These insights by Father de Lubac on a variety of subjects are rich and profound meditations, aphorisms and pieces of wisdom that express the freshness, incongruities and challenges of life. This is a book of inspiration by a master of the spiritual life that provides excellent material for prayer and meditation, as well as great homily ideas for the clergy.

The Motherhood of the Church: Followed by Particular Churches in the Universal Church
Priests are called "Father" and the Church is called "Mother". Our "Holy Mother the Church" is a traditional way of speaking among Catholics. But are these outdated, sentimental expressions? Or do they express a deep insight into the nature of the Church as a whole and of ordained ministry in relation to the Church? Is there a genuine theological meaning to the traditional reference to the Church as "she"?

Henri de Lubac addresses such questions with his usual profound erudition. He deeply mines the Christian tradition in examining the Motherhood of the Church. Focusing on the Church's Motherhood allows this great theologian to unite two profound truths: the Church is the Bride of Christ and the Church is Christ's Mystical Body. As de Lubac shows, the Church cannot be rightly considered apart from Christ and his saving work, both of which should be understood in light of the mystery of the Church's maternity.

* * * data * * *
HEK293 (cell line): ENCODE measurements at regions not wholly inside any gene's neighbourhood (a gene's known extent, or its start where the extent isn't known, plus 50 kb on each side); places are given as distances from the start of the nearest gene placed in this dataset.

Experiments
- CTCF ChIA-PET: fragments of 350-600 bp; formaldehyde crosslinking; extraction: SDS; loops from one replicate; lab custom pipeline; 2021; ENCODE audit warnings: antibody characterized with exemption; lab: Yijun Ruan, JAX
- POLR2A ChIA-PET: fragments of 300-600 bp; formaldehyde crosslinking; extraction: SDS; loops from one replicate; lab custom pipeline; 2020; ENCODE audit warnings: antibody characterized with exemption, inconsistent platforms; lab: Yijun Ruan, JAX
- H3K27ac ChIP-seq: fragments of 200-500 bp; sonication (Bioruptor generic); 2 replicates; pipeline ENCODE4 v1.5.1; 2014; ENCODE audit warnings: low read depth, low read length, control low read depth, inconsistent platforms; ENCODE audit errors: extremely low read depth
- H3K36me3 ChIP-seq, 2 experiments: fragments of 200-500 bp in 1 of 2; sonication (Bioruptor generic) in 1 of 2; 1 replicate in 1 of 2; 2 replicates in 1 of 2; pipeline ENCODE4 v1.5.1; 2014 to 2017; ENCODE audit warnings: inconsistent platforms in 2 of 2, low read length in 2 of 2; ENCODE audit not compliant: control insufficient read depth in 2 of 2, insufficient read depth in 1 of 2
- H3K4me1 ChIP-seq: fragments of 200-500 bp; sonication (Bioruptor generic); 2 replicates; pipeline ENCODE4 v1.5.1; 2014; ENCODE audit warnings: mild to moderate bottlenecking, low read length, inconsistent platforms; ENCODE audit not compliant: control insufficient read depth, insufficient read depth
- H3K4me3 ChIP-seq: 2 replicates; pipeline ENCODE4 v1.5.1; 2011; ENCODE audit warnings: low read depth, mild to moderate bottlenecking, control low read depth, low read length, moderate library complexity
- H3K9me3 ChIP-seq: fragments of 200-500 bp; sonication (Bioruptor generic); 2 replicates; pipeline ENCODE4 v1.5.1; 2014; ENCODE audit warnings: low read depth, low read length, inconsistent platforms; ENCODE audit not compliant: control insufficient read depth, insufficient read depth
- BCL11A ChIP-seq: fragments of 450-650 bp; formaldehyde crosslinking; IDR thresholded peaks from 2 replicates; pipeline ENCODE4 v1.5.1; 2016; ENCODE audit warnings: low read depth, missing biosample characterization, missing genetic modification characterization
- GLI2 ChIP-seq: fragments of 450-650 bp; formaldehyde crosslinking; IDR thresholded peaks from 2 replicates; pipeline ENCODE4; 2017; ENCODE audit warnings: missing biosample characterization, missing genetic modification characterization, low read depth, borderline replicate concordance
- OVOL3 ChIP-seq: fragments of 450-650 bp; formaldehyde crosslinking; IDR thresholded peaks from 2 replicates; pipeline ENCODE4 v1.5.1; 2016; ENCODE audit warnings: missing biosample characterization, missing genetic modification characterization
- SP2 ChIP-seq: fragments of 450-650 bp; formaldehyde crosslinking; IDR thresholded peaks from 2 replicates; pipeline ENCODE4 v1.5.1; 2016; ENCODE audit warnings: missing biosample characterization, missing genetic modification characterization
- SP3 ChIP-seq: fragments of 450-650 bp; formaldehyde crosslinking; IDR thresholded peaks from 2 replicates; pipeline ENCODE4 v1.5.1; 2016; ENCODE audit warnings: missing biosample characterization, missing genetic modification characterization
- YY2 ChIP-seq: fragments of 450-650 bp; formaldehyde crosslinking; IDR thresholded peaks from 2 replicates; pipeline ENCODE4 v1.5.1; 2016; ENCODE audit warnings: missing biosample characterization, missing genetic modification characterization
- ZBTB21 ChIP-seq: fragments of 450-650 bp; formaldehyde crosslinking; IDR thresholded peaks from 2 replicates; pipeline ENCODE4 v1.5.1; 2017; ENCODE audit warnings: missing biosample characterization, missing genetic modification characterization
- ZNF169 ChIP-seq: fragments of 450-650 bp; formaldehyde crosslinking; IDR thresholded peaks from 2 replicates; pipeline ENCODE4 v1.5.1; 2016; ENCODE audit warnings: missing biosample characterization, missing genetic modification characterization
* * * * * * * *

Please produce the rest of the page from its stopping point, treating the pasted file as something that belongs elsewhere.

Related

Paradoxes of Faith
A collection of profound aphorisms and reflections that are the fruit of de Lubac’s study over the course of his life on the themes of Christianity. They are rich and thought-provoking gems, spiritual aphorisms, and meditative reflections that express the freshness, and tensions of the spiritual life.
Splendor of the Church
Considered by many the bright jewel among the many enriching books of Cardinal Henri de Lubac, this work is a hymn to the beauty of the Church, under some of whose leaders for a time he unjustly suffered. The Splendor of the Church is, in a sense, a personal testimony of the great theologian's humility and love of the Church of Christ. It is also a classic work in the theology of the Church. Indeed, de Lubac's profound insights significantly contributed to Vatican II's Dogmatic Constitution on the Church, Lumen Gentium, especially in its treatment on the Church as mystery and as the Sacrament of Christ.